This timing chain measured 13/32-inch thick versus the regular 289's 1/2-inch wide chain. Using the wrong combination of gears, chain, and thrust plate will cause wear on the “hatchet” counterweight or even timing cover wear/damage. To confuse things further, Ford used two different cam gears in the timing set. Early Hi-Pos (before Level 7 engine change) used an iron gear; while from March 1965 on, the gear was aluminum with nylon teeth. The iron gear used an additional C-shaped spacer to properly locate the gear on the camshaft, while the aluminum gear has the spacer cast in. In a nutshell, use the iron gear, spacer, and thicker thrust plate together, or use the aluminum gear, no spacer, and standard thrust plate together. Do not mix the combinations.
Cylinder HeadsThe cylinder heads used on the Hi-Po 289s are a point of much confusion and misinformation. Let's put some of these fables to rest right here. First off, the K-code heads didn't come with larger valves; they used the same 1.78-inch intake and 1.45-inch exhaust valves as the regular 289 (referring strictly to Mustang based Hi-Po engines here). The heads were also not ported, gasket matched, or anything of the sort. They were cast in the same foundry as regular 289 heads, but did have some obvious features suitable to the Hi-Po's higher rpm ability. One of the most obvious is screw-in rocker studs. The press-in studs found on regular 289 heads would not survive the high rpms that the Hi-Po was engineered for. Guide plates were not required; the heads used the same "close tolerance" pushrod holes as the early 289 heads. Another easily visible difference is the cast-in valve spring seats, which helped stabilize the valve springs at high rpm. The rocker arm is guided by the pushrod on the Hi-Po, thus standard 289 rail rockers are a dead giveaway (especially since the standard and Hi-Po heads have the same combustion chamber size and shape). Lastly, you'll find two dots (versus one) over the 289 designation cast into the head in the valve spring area, and on the end of the head, visible with the head installed on the block, the number 19, 20, or 21. No production head ever had "HP" cast into it, but the C8ZE-B service replacement head does have the "HP" designation, as well as Thermactor Air injection.
The Hi-Po's factory induction setup was a standard cast-iron, dual-plane intake manifold with an Autolite 4100 4V carburetor installed with an open element air filter housing. The iron manifold is identical to those used on the A-code 289 and only needs to match your Mustang's model year and build date codes. Ford never installed an aluminum intake manifold on the Hi-Po 289. Where some confusion comes into play is that Shelby did swap out the stock induction for Shelby Mustangs with aluminum manifolds and Holley carburetors, plus Ford did offer some over-the-counter induction setups like dual fours and three 2Vs, and eight-stack Webers, all on aluminum manifolds. Many of these high-dollar induction kits found their way to Hi-Po Mustangs, but they are not factory.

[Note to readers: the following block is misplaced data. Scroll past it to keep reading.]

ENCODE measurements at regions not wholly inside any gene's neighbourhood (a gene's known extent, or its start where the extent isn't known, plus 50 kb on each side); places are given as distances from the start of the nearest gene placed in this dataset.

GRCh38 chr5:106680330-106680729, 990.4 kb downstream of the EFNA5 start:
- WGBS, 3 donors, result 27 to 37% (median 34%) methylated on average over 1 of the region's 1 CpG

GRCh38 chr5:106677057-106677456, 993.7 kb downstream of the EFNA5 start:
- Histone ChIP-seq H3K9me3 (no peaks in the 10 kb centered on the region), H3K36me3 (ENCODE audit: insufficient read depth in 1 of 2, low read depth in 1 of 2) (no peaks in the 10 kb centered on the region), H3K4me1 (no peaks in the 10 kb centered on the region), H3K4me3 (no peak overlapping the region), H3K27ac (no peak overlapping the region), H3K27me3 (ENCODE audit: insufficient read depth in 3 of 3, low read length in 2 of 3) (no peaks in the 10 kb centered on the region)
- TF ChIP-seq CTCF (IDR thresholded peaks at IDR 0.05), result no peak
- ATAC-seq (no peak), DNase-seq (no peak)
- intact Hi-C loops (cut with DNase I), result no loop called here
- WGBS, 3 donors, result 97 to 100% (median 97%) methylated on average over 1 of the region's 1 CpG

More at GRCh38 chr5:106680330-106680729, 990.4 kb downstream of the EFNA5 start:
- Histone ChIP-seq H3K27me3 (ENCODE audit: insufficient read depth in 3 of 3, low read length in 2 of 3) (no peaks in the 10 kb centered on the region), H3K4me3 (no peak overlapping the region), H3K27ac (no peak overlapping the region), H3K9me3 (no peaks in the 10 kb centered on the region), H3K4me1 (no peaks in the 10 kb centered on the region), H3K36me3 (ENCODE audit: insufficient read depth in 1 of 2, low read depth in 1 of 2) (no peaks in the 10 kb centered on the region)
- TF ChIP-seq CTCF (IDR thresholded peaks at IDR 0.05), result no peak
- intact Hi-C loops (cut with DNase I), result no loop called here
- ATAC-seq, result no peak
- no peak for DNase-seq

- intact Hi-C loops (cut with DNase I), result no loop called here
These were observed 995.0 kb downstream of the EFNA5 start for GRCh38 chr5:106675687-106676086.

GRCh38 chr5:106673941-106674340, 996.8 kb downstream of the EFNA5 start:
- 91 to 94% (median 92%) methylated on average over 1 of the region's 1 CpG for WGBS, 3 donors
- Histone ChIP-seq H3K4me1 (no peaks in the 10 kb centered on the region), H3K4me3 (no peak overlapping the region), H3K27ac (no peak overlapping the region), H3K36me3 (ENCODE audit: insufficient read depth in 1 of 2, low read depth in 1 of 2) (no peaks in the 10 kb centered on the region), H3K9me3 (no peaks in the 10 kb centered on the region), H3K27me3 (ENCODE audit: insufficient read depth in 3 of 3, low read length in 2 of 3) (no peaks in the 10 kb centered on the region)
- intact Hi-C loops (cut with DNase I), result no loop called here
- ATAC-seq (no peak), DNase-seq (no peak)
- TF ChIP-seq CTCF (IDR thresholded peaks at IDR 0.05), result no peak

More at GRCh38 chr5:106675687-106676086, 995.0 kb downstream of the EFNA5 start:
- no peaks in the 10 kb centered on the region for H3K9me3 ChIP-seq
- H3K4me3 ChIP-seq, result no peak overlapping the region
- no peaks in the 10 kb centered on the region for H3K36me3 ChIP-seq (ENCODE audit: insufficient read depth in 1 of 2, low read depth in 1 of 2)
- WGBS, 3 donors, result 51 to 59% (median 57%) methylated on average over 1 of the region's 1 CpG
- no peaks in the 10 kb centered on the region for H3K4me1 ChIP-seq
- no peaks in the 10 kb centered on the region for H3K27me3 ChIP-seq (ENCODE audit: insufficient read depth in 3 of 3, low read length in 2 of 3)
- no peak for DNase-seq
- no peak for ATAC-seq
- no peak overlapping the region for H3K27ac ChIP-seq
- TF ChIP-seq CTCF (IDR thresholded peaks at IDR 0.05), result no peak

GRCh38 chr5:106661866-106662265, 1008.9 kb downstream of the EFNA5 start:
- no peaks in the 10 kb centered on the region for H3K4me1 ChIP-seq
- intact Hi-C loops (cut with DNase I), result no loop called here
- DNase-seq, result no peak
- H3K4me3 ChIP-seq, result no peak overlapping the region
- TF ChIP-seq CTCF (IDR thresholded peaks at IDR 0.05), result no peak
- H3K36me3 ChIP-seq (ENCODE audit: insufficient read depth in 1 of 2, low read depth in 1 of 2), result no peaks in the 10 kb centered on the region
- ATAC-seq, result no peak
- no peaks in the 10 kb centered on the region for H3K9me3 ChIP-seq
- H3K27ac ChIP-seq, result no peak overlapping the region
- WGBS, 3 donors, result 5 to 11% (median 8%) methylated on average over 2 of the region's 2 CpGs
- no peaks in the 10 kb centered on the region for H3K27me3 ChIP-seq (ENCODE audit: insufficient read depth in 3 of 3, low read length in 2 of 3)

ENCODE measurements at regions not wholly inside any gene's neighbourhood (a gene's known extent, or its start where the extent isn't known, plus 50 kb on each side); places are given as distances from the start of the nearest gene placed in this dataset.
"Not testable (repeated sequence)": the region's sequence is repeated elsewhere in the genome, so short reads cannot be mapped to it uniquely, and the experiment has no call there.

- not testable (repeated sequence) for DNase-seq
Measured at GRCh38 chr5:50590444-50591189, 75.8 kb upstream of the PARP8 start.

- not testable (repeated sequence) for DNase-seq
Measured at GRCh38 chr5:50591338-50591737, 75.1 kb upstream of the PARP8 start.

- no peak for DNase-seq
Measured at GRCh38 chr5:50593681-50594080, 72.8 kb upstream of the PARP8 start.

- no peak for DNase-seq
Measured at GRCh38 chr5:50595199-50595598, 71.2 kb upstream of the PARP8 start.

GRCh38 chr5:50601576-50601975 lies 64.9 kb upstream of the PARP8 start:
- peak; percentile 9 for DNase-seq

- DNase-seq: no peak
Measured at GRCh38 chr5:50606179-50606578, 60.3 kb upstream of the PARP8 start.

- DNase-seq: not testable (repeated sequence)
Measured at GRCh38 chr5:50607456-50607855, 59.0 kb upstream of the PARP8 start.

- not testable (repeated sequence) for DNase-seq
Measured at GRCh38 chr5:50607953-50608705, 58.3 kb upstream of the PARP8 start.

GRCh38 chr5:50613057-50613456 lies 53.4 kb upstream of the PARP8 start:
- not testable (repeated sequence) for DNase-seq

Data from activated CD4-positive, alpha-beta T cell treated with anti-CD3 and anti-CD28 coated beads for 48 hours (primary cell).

The Autolite 4100 used on the Hi-Po does differ from the A-code version, however. Where the A-code 289 used a 480-cfm 4100 with 1.08-inch primary bores, the Hi-Po was larger (although physically the same size) with a 600-cfm rating and 1.12-inch primary bores. Furthermore, all K-code Hi-Po 4100 carburetors on the Mustang utilized a manual choke mechanism.
When it comes to the external differences of the Mustang’s Hi-Po 289 versus the D-, C-, and A-code brothers, there are several quick and easy checks you can make. However most of them can be easily be recreated with reproduction parts or restored original parts as these items simply bolt onto the engine block. We’re talking fuel pump, water pump, crankshaft balancer, alternator, distributor, and other such parts. Since these parts are so easily swapped, we’ll go over them briefly as points of information.
Front and center is the engine’s distributor. The Hi-Po Mustang only used centrifugal advance, and therefore there’s no advance diaphragm and housing on the distributor body. The distributor is also a dual-point unit, which can be easily verified by simply popping off the distributor cap. Also easy to spot is the Hi-Po’s four-blade aluminum fan and thin steel fan shroud with rubber isolator (near the battery tray). Other Hi-Po only features visible at quick inspection are the larger than stock crankshaft balancer, larger diameter alternator pulley (or generator pulley for ’64-1/2), Hi-Po specific cast-iron exhaust manifolds, and chrome valve covers.
As noted at the beginning, the Hi-Po engine came to life first in the '63 Fairlane. Due to its March 1963 introduction, there was more than a year of Hi-Po production before the engine was ever dropped into a Mustang. As such, there are numerous design changes and part number differences we didn't have the room to discuss here (we kept this conversation Mustang-specific). If you want to learn a lot more about the Hi-Po in all of its iterations, not to mention every bit of minutia on the Ford small-block family from 221 to 302, then you owe it to yourself to check out Bob Mannel's excellent book. Bob graciously offered his assistance in gathering info, supplying photos, and verifying our story and we barely scratched the surface. His book is available via RPM Press at www.fordsmallblock.com or you can reach RPM Press at 423/245-6678 for phone orders.